At this point, we move into phase five, which identifies a positive, adaptive statement the client now holds about themselves in relation to the memory. This might be something like “I can move forward,” “I will survive this,” or “they will always live inside of my heart.”

Once a new adaptive statement has been identified and integrated, we finally scan the body for any remaining disturbance, as part of phase six. In this phase, we conduct a body scan to ensure the body is free of any remaining distress or disturbance related to the memory reprocessed.

Every session ends with closure, which ensures the client is regulated and does not leave the session feeling overwhelmed with emotion or especially vulnerable. We may use grounding, mindfulness, or guided imagery exercises to soothe the nervous system after reprocessing.

The final stage — or re-evaluation — occurs during the next session. We assess clients’ psychological state and evaluate how well they maintained the positive shifts we saw during the previous appointment. We discuss any processing that took place before the meeting, as well as the emergence of disturbing dreams, flashbacks, or memories. The information we gain during this stage guides future treatment.

How EMDR therapy addresses grief from a traumatic loss

Grief is a normal part of life, as we all experience loss and death. EMDR is not a means to skip over the necessary stages of grief that are part of healthy grieving, but EMDR can be useful to help people get unstuck in their grief process, work through traumatic grief, and find a way forward. EMDR does not erase your memories of a loved one, or mean you will forget what happened. EMDR instead helps clients more easily connect to happy memories that may remain following loss, and unburden themselves from a grief process that seems frozen in time or prevents them from moving on.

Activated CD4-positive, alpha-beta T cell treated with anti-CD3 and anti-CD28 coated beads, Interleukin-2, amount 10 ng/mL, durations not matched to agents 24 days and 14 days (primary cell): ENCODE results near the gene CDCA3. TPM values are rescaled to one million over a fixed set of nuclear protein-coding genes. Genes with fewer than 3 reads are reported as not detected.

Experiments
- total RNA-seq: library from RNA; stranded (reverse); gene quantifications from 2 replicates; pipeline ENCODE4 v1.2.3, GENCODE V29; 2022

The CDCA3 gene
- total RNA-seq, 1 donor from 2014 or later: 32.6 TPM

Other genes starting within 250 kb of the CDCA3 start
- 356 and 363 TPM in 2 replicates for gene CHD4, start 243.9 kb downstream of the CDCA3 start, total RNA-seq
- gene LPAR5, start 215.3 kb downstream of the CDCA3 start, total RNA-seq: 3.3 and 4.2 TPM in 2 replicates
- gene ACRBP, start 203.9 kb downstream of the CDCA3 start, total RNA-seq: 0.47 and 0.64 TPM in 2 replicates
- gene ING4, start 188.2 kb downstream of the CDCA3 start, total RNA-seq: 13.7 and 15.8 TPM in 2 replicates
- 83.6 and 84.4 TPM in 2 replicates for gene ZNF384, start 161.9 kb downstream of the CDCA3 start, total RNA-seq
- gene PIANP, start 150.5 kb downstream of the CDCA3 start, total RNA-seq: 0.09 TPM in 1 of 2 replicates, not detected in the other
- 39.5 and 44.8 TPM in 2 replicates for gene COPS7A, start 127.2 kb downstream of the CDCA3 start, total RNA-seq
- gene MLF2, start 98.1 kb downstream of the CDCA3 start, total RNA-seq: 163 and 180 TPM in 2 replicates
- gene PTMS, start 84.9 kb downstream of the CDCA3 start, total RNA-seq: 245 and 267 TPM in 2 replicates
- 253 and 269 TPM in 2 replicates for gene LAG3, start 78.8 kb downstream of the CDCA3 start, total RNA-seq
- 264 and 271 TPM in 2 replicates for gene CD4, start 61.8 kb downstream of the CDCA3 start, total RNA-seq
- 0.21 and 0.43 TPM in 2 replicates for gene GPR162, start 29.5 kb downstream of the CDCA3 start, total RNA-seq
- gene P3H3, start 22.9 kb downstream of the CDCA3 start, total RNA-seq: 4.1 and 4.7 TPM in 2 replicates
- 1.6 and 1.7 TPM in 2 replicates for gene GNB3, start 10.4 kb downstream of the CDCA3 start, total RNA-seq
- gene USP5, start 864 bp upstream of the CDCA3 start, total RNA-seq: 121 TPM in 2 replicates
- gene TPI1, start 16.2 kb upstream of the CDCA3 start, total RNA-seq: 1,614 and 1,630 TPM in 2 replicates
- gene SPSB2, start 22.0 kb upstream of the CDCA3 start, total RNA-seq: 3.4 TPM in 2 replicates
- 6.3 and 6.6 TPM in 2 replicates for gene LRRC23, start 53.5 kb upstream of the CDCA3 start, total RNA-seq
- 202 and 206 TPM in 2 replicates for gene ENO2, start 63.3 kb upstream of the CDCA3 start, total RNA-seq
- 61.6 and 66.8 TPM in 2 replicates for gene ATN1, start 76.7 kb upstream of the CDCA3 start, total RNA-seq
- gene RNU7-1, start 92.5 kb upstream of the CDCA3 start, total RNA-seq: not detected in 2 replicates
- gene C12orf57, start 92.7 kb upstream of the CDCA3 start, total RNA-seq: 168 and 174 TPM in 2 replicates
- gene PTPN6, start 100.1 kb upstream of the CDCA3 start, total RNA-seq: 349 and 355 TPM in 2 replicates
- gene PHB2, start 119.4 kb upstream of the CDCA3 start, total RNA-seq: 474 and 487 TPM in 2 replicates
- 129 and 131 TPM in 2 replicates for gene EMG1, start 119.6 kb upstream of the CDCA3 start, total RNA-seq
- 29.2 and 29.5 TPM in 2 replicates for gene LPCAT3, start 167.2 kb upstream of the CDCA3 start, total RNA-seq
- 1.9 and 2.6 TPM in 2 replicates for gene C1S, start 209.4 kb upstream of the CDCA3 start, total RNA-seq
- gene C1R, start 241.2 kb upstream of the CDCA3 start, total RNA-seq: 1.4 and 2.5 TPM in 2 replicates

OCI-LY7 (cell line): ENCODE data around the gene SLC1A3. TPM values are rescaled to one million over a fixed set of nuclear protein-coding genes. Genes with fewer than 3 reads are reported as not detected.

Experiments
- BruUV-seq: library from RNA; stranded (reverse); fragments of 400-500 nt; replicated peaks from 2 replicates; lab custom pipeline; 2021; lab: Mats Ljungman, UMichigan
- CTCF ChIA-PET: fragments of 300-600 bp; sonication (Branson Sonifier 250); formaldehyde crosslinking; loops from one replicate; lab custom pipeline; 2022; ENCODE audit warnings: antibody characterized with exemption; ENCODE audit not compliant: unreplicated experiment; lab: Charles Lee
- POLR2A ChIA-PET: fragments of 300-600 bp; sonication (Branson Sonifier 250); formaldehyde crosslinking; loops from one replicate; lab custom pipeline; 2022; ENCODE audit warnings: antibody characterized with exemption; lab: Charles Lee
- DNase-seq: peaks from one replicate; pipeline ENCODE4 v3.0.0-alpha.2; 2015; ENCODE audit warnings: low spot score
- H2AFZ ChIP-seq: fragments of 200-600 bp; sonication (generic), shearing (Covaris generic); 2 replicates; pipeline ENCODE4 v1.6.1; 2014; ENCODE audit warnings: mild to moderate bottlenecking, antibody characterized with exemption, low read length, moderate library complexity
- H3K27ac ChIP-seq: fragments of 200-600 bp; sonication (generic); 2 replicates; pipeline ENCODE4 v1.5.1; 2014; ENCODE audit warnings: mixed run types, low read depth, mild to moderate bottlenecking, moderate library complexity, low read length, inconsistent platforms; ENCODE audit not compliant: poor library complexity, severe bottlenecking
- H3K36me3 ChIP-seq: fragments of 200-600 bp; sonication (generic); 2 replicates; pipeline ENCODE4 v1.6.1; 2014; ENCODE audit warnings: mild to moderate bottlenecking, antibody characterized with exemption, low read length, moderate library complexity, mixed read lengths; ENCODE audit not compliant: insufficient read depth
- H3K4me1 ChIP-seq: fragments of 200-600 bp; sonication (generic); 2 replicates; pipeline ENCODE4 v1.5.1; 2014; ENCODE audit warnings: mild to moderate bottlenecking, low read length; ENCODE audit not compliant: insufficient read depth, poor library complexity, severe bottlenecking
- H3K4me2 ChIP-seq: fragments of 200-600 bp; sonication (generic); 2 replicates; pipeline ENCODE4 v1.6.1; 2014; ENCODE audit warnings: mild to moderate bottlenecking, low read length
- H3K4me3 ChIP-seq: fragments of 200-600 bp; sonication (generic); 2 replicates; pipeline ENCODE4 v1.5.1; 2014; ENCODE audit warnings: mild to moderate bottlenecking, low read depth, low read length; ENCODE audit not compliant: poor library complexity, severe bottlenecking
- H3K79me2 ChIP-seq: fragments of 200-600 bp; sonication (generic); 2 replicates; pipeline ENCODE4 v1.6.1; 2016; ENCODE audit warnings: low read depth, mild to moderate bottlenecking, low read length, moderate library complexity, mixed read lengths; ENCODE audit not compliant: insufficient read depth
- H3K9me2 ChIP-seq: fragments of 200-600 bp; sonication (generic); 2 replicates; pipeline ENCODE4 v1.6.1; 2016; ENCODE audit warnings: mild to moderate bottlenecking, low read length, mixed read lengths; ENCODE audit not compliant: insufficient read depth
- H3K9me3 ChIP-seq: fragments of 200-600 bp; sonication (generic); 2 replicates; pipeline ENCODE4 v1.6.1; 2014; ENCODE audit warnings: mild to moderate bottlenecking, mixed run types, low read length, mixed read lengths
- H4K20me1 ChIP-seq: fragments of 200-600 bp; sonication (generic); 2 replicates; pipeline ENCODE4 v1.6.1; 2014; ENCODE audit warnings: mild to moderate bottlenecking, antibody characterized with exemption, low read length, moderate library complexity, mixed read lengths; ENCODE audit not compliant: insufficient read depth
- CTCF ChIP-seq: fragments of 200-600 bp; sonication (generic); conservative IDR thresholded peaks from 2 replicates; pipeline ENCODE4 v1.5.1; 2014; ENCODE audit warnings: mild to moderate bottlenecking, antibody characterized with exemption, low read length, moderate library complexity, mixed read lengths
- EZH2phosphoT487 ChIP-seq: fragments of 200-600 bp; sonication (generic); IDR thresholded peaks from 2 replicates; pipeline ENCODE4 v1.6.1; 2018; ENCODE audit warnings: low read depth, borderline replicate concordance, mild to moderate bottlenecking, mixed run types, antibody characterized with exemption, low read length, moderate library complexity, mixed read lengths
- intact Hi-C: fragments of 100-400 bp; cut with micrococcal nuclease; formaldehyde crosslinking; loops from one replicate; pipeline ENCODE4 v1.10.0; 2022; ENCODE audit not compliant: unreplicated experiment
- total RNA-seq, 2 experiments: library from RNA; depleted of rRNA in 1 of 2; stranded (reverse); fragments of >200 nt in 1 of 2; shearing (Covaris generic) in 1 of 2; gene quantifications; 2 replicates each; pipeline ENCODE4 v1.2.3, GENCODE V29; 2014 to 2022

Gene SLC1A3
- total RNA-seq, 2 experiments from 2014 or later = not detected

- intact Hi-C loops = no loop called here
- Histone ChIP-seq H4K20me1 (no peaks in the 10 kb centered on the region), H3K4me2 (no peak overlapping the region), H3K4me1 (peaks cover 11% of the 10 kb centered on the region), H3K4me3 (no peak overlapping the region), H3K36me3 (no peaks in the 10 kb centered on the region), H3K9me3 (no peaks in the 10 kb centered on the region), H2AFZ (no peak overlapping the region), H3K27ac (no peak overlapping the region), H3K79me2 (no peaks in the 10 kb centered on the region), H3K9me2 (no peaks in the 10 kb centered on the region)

Our clients often wonder how long they will need to grieve. This answer is different for everyone. As therapists, we never want to impose limitations on our client’s expression of grief. Setting such limitations would invalidate the validity of a client’s self-healing process. How long we grieve a loss depends on what the loss was, as well as how significantly that loss impacts our lives. Our trauma history and support system also have an impact on the grief process.

Much of our pain lies beneath the surface. Issues of personal responsibility and guilt may arise as clients work through intense grief. They may also need to work through unresolved losses that happened years before, and emotions related to their own mortality. Grief is complex, and there is no “one size fits all.” While there are well-known stages to grief, what those stages look like and how long they persist can vary significantly from one person to the next.

I can personally speak to the power of EMDR after a significant loss. I used EMDR to work through the very complicated experience of losing my father to suicide a few years ago. The end of his life ended in utter tragedy, and there were many aspects to grieve. From the loss of dreams, the loss of safety, and the loss of a primary attachment figure in my life.

EMDR was not a means to jump ahead and skip the necessary feelings I needed to feel, but it helped me move through that complicated process with a bit more ease, and it alleviated a lot of suffering. I find myself left with the happy memories of him and our relationship, rather than the horrific memories that shaped the end of his life. If you are grieving and looking for some relief from your suffering, I encourage you to consider EMDR as a potential therapy. It won’t erase the pain. But it can significantly lighten the load.